Meanwhile, C.J. Wilson's ERA shot up to 3.83 last year, and his 4.04 FIP was his worst by far since becoming a starter. He was also susceptible to the long ball, posting a 10.8 percent home run/fly ball ratio. He lost two full percentage points off his strikeout rate, and his walk rate spiked to 10.5 percent from 8.1 percent. I'll be avoiding both of them in my drafts this week. Ultimately, the Angels offense is too good to miss the playoffs, but it's the Rangers who will win the AL West. The Angels will fall to the Blue Jays in the AL Coin-Flip Game. Hey, speaking of the Blue Jays...
Reyes had a solid, if not spectacular, 2012 season, hitting .287/.347/.433 with 40 steals, 86 runs and 11 homers. He also managed to post just a .298 BABIP, which tied a career low for a season in which he played at least 100 games. This was despite a 21.7 line-drive percentage, the second-best rate of his career. He only managed a 7.5 percent infield-hit percentage, a number we'd expect to be higher for someone with his speed. In fact, it was the third-worst infield-hit percentage of his career. So long as his hamstrings hold up on the turf in Toronto, he should take advantage of its fast surface by beating grounders through the infield, getting on base, getting himself over, and having a teammate get him in. The Blue Jays should have one of the best offenses in the majors, and it all starts at the top.
Expectations are high for the Dodgers this year, largely due to a return to health for Matt Kemp, last year's high-profile trades, and the duo of Clayton Kershaw and Zack Greinke in the rotation. Unfortunately, the hits are already coming: Hanley Ramirez suffered a thumb injury in the World Baseball Classic that will require surgery and keep him out until mid-May. Carl Crawford didn't suit up in a Cactus League game until last week, and there are still major doubts surrounding whether he still has it as we head into the season. Greinke has dealt with elbow inflammation during the spring, though he returned to the mound last week, giving the Dodgers confidence he'll be able to make his first scheduled start of the season. Adrian Gonzalez' power numbers fell off the map last year, but what was equally as troubling was his plunging walk rate, which fell all the way to 6.1 percent. It hadn't been in the single digits since 2007. He seemed to lose all sense of the strike zone, swinging at 37.3 percent of pitches outside of it last year.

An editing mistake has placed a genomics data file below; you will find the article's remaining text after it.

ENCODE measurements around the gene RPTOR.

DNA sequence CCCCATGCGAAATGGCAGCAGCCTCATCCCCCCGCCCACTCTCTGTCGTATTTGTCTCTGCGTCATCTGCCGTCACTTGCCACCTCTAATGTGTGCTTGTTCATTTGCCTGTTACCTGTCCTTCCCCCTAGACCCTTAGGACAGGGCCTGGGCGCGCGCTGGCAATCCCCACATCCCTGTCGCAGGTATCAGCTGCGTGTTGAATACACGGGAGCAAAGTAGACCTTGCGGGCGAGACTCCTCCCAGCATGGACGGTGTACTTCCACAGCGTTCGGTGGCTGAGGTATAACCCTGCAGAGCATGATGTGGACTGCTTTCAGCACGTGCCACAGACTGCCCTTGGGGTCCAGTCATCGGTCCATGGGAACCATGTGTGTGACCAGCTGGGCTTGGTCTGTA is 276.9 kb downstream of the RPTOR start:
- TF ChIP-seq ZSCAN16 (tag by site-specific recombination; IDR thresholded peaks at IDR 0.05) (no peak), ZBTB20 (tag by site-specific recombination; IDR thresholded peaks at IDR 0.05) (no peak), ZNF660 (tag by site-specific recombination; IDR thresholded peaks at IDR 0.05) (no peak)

I understand the optimism surrounding the Dodgers, but I don't think it will pan out. Other than Kemp and Kershaw, I don't trust anyone on this team for fantasy purposes. It will be the Giants, once again, winning the NL West, and the Dodgers, once again, on the outside of the playoff picture.
More Burning Questions:
• Part I: Can Trout, Harper avoid sophomore slump?
• Part II: Will R.A. Dickey regress after Cy Young?
• Part III: Is Anthony Rizzo an elite first baseman?
• Part IV: Can Brett Lawrie reach his potential?
• Part V: How will the Upton brothers fare in Atlanta?
• Part VI: Is Atlanta's Kris Medlen a top-tier starter?
• Part VII: Is Kansas City's Eric Hosmer worth the wait?
• Part VIII: Can Wil Myers be MLB's next rookie sensation?
• Part IX: Are hitters still more valuable than pitchers?
• Part X: Predictions for the 2013 MLB season